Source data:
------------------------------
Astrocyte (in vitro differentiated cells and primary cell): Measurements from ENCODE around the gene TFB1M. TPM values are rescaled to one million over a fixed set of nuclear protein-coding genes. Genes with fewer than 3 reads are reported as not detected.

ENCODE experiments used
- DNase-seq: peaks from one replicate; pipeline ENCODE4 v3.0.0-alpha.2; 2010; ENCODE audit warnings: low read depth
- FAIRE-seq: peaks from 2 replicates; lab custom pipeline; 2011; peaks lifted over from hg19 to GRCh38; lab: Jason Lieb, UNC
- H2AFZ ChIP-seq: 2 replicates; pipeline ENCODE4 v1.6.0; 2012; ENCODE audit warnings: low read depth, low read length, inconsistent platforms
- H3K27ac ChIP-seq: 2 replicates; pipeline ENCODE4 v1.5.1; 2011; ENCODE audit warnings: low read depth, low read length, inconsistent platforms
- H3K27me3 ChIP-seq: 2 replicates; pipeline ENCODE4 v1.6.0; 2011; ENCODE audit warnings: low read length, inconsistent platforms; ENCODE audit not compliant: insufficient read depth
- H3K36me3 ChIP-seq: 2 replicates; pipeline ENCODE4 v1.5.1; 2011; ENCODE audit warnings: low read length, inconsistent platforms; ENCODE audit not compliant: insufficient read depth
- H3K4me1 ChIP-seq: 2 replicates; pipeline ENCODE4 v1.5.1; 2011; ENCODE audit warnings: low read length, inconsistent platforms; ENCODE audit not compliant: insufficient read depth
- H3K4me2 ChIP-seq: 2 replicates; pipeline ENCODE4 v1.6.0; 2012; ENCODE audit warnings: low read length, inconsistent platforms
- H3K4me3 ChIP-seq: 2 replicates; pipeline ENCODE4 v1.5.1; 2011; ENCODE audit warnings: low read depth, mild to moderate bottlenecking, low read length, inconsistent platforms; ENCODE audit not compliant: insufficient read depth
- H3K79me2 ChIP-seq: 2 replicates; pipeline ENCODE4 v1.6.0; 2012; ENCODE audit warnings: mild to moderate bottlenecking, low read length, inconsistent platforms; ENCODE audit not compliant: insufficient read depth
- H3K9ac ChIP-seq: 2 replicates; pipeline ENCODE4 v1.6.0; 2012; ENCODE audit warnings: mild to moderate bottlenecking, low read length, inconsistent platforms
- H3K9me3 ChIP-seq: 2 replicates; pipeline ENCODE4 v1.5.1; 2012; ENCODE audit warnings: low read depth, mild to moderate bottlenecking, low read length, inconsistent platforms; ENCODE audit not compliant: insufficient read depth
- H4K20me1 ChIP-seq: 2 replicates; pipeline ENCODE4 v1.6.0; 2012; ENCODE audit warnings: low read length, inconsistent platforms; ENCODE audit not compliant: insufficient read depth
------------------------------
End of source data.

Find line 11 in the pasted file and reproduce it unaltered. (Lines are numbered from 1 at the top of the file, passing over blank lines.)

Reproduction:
- H3K4me3 ChIP-seq: 2 replicates; pipeline ENCODE4 v1.5.1; 2011; ENCODE audit warnings: low read depth, mild to moderate bottlenecking, low read length, inconsistent platforms; ENCODE audit not compliant: insufficient read depth